A parameter field can be virtually any type of form input with corresponding options, this is selected by the type attribute. Any necessary options, such as radio button or select choices, are defined in
<option> tags. CSS class names can be defined with the class attribute. and a default parameter setting can be defined using the default attribute.
Below are the parameter definitions in the default Prototype Template. In this example, all Labels, Descriptions and Options are using language string definitions from the Language files defined in the previous section, as well as some from the Joomla! core, so they can be translated into different languages as necessary.
<config> <fields name="params"> <fieldset name="advanced"> <field name="templateColor" class="" type="color" default="#08C" label="TPL_PROTOSTAR_COLOR_LABEL" description="TPL_PROTOSTAR_COLOR_DESC" /> <field name="templateBackgroundColor" class="" type="color" default="#F4F6F7" label="TPL_PROTOSTAR_BACKGROUND_COLOR_LABEL" description="TPL_PROTOSTAR_BACKGROUND_COLOR_DESC" /> <field name="logoFile" class="" type="media" default="" label="TPL_PROTOSTAR_LOGO_LABEL" description="TPL_PROTOSTAR_LOGO_DESC" /> <field name="sitetitle" type="text" default="" label="JGLOBAL_TITLE" description="JFIELD_ALT_PAGE_TITLE_LABEL" filter="string" /> <field name="sitedescription" type="text" default="" label="JGLOBAL_DESCRIPTION" description="JGLOBAL_SUBHEADING_DESC" filter="string" /> <field name="googleFont" type="radio" class="btn-group btn-group-yesno" default="1" label="TPL_PROTOSTAR_FONT_LABEL" description="TPL_PROTOSTAR_FONT_DESC" > <option value="1">JYES</option> <option value="0">JNO</option> </field> <field name="googleFontName" class="" type="text" default="Open+Sans" label="TPL_PROTOSTAR_FONT_NAME_LABEL" description="TPL_PROTOSTAR_FONT_NAME_DESC" /> <field name="fluidContainer" type="radio" class="btn-group btn-group-yesno" default="0" label="TPL_PROTOSTAR_FLUID_LABEL" description="TPL_PROTOSTAR_FLUID_DESC" > <option value="1">TPL_PROTOSTAR_FLUID</option> <option value="0">TPL_PROTOSTAR_STATIC</option> </field> </fieldset> </fields> </config>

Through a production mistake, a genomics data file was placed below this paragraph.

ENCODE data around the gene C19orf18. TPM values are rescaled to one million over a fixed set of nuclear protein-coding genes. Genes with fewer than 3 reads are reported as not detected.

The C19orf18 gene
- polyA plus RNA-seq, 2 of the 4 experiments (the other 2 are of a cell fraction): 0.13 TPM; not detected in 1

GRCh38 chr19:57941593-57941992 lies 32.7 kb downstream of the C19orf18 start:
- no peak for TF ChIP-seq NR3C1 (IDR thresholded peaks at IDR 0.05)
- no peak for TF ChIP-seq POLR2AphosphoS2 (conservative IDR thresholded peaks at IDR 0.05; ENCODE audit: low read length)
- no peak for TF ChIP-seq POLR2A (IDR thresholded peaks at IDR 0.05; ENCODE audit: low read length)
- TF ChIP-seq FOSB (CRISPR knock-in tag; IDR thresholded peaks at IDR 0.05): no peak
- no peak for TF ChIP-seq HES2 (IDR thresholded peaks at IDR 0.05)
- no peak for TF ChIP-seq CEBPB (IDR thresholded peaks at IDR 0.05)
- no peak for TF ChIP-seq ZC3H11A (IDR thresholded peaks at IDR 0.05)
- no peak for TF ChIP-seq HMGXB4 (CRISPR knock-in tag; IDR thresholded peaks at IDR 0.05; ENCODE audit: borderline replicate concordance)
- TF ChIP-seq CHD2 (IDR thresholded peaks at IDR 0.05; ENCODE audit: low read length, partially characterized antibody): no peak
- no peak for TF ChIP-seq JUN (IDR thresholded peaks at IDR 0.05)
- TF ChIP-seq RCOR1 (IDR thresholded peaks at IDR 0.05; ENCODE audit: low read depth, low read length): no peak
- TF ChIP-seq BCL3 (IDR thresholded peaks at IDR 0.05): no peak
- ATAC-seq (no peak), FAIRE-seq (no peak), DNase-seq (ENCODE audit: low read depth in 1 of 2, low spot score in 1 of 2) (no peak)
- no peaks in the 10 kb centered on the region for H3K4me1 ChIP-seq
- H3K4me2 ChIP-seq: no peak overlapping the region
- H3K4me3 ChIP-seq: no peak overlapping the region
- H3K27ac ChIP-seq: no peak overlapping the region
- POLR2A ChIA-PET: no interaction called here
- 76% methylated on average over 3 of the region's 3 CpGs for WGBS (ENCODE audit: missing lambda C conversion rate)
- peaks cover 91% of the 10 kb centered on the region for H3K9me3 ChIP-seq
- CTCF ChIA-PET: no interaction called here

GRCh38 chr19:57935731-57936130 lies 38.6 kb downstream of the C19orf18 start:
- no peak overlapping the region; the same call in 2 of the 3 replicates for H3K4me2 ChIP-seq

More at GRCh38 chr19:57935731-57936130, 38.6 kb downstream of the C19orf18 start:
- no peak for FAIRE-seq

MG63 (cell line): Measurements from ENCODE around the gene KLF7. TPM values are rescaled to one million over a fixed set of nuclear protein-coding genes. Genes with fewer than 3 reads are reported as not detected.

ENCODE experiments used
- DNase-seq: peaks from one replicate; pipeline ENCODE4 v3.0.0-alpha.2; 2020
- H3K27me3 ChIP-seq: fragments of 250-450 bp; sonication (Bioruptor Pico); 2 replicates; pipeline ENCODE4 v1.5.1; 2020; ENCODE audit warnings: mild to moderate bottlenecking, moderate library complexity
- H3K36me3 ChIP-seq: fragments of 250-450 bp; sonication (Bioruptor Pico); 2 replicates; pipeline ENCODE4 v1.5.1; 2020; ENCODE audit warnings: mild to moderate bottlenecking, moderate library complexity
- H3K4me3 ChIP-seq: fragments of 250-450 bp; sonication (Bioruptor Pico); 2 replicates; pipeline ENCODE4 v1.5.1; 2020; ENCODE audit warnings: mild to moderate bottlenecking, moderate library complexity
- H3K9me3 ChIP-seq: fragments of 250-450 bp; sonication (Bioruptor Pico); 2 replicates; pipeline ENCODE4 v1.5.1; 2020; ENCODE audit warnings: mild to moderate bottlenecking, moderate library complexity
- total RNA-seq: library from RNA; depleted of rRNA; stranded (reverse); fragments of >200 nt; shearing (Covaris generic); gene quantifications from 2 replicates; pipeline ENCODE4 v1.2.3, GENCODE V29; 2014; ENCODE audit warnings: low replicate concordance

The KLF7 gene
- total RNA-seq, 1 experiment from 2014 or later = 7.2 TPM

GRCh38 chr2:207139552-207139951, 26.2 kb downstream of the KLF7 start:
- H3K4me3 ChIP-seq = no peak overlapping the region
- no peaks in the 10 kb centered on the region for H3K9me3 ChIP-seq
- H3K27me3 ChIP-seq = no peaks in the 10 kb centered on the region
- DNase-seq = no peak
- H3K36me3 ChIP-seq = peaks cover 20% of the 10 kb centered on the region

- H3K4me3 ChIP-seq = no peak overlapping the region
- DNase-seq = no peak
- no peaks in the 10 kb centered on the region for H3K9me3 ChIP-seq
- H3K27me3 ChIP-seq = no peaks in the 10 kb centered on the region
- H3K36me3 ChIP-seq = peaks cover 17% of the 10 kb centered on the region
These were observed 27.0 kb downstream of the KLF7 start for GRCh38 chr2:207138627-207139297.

The Protostar template illustrates a few different ways that XML can be used in a template interface, but there are many more possibilities. In this example, the
<fieldset name="advanced"> tag encloses all of the parameters and it uses the name attribute to create the "Advanced" tab in the interface. All that is necessary to create another tab in the interface is another
<fieldset> tag with a different name attribute. With this in mind, it is relatively simple to create as many additional tabs and parameters as necessary in a template.
index.php file is the skeleton of the website. Every page that Joomla! delivers is "index.php" fleshed out with a selection of content inserted from the database.
index.php file for a template contains a mixture of code that will be delivered as it is, and php code, which will be modified before it is delivered. The code will be familiar to anyone who has designed a simple html webpage: there are 2 main sections - the <head> and <body>. Where index.php differs is the use of php code to insert information selected from a database.
Here is an example:
A tradition HTML head section:
<head> <title>My Example Webpage</title> <meta name="title" content="example" /> <link rel="stylesheet" href="www.example.com/css/css.css" type="text/css" /> </head>
And the same thing done the Joomla! way:
<head> <jdoc:include type="head" /> <link rel="stylesheet" href="<?php echo $this->baseurl ?>templates/mytemplate/css/css.css" type="text/css" /> </head>
So, instead of these header parts being defined on the index.php file, the header parts are looked up from the database by bits of php code. The clever part is that both these scripts will deliver the same code to a user. If you look at the code of a joomla website, all the <?php blah /> will have been replaced by regular html code.
Good template design
index.php should be as bare-boned as you can make it because it will be re-sent every time a new page is loaded. Elements such as styling should be delivered in css files that are saved in the users cache. The tutorials here will go through the technical aspects of creating your
Index.htm has historically been the name given to the home page of a website. Thus when a user navigates to www.example.org, the webserver delivers www.example.org/index.htm. Because Joomla! is written in PHP,
index.php is the automatically served file. To futher complicate things, when a user navigates to the joomla website, the
index.php of the root directory redirects to the index.php of the current default template.